Hector’s four-year contract with the colonial government of Cyprus came to an end in 1959, and the island’s move to independence, and the later Turkish invasion, led to something of a hiatus, though the Cyprus survey provided a model for similar projects elsewhere. Hector returned to Oxford, becoming an Assistant Keeper and later Senior Assistant Keeper in the Department of Antiquities at the Ashmolean Museum, where he remained until his appointment in 1971 as Director of the British School at Athens.

In the 1960s, with Anne Millet, Hector had carried out pioneering optical emission spectography analysis of stirrup jars excavated at Thebes in 1921, which showed them to be Cretan in origin. His research into the provenance of ceramics led to the foundation of the Athens School’s Marc and Ismene Fitch Laboratory for Science-based Archaeology, the first of its kind in Greece equipped with an atomic absorption spectrometer and a multitude of other hi-tech gadgets.

Another novelty was the introduction of taught courses into what had previously been essentially a research facility in Greece for UK postgraduates and full-time academics. Hector fully supported the efforts of the Assistant Director, Dr Robin Barber, in establishing a three-week summer course for British undergraduates. He himself set up and directed a biennial Easter course aimed at refreshing sixth-form classics teachers in UK schools — ‘the greatest pleasure,’ he would say, of his time in Athens, and revealing his own great gifts as a teacher.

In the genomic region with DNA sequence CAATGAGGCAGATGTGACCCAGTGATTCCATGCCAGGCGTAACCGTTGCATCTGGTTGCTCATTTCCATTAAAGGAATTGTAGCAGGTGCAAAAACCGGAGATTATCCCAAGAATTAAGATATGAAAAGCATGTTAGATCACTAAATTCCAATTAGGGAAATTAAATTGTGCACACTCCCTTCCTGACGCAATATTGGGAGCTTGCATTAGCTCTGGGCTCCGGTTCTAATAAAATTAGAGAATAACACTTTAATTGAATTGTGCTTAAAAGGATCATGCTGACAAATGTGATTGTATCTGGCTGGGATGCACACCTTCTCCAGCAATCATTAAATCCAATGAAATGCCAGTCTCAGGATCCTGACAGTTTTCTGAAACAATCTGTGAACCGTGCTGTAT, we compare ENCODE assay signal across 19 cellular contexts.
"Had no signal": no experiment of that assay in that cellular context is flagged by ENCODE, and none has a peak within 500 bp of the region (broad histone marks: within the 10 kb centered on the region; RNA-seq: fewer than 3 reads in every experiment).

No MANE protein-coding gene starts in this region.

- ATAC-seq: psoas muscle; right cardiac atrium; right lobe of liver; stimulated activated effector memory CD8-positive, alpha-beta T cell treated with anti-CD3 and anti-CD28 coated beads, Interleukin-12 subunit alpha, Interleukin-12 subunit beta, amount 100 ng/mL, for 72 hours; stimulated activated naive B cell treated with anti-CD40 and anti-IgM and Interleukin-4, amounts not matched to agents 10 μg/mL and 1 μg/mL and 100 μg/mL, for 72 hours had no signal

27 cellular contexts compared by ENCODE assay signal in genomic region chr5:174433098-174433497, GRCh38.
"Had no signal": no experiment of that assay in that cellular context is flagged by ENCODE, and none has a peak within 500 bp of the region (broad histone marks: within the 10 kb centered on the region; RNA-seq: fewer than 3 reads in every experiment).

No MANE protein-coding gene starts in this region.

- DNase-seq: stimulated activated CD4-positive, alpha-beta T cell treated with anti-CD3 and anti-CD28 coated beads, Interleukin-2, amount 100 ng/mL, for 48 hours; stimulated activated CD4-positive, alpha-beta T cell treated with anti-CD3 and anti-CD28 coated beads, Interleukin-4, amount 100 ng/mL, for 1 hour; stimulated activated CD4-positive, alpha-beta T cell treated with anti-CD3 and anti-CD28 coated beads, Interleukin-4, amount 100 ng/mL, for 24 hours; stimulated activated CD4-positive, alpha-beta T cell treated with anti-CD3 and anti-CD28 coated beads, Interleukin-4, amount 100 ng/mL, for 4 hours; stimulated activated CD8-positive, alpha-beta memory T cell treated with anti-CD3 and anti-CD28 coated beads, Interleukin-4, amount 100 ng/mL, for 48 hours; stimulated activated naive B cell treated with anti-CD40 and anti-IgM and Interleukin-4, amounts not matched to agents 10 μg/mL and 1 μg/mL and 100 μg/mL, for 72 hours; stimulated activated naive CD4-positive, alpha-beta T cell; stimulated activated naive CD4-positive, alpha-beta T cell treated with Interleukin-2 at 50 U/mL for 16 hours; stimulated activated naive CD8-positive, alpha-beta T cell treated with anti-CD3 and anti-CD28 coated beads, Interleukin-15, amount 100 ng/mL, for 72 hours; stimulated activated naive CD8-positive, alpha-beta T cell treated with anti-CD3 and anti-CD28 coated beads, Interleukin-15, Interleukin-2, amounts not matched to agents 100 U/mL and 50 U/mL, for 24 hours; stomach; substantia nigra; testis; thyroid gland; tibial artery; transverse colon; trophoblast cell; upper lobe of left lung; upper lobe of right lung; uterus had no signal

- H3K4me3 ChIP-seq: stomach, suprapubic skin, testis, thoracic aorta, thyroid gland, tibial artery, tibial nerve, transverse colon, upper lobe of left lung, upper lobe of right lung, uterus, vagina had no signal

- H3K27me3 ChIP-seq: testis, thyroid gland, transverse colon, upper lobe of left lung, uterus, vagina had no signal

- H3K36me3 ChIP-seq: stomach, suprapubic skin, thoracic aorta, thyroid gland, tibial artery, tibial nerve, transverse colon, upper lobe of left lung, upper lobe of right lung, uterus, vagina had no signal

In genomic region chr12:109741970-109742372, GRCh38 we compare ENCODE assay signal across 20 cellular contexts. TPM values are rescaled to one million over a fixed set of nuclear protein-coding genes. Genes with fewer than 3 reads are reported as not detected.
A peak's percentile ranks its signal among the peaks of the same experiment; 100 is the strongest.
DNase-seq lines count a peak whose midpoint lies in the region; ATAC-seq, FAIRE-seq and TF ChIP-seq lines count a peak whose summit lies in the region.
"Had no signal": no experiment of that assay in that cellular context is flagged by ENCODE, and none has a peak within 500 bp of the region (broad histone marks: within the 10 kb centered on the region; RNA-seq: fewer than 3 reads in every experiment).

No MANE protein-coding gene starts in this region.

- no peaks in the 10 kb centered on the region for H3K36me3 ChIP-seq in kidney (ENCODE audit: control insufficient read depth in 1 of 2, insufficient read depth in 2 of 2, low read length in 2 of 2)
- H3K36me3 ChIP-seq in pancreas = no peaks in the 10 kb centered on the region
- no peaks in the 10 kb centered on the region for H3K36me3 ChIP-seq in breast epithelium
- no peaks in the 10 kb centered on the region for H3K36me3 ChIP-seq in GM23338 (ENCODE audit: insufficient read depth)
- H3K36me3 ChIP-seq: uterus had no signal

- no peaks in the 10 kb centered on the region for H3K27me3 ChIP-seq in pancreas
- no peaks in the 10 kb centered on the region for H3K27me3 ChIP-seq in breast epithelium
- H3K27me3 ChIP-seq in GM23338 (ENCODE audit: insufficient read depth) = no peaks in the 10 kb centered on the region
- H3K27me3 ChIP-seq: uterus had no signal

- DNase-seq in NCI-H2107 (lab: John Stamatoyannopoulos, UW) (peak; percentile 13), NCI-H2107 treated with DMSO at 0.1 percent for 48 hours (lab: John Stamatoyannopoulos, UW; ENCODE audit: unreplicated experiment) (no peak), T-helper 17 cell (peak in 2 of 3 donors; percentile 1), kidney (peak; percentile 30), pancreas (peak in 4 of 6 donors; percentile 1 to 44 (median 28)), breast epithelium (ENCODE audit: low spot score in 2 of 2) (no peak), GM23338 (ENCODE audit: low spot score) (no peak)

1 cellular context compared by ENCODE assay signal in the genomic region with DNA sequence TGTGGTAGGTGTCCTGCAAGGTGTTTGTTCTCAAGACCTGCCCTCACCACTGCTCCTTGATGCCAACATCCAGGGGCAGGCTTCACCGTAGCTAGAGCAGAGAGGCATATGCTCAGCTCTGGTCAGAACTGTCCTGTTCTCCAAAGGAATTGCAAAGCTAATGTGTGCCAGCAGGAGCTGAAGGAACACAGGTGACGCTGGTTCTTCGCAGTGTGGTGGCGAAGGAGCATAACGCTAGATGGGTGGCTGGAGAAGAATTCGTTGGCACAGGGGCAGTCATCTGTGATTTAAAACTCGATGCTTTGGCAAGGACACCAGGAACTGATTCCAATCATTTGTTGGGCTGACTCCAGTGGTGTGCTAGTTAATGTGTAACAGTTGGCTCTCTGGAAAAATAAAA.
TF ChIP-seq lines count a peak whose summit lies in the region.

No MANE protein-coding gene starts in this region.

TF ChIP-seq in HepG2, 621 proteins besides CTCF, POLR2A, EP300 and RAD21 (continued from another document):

Hector was unstinting in his pastoral care of the young postgraduates who ended up on his doorstep far from their supervisors and often unsure how to tackle the practicalities of research in Greece. With his wife Elizabeth he also incurred great goodwill for the School by dispensing legendary hospitality in the Director’s neo-Classical house and garden.

During his time in Athens, he undertook a major dig at Knossos, leading a massive excavation of its main early Iron Age cemetery, which led to the publication of a lucid joint study with our late Fellow Nicolas Coldstream, Knossos North Cemetery, in 1996. He also led digs at the Menelaion, an important Mycenaean site in Sparta, where he discovered inscriptions proving that Helen of Troy was worshipped there alongside her husband Menelaus, and at the sanctuary of Zeus Messapeus at Tsakona.

After his retirement in 1989 Hector founded the Friends of the British School at Athens, serving as its honorary secretary until 2011. Among his other honours, national and international, he was particularly pleased to have been made an honorary fellow of his old Oxford college, St John’s, in 1986, and a vice-president of the Greek Archaeological Society in 1998. In March 2012 Hector was prevailed upon to attend a day of talks in his honour at Oxford. This left him deeply moved by the profound admiration and affection of the many who attended. At the time of his death, he was working on the publication of material from the British excavations at Kouklia/Palaepaphos on Cyprus. Hector’s wife, Elizabeth, predeceased him in 2000; their daughter and two sons (including our Fellow Richard Catling) survive him.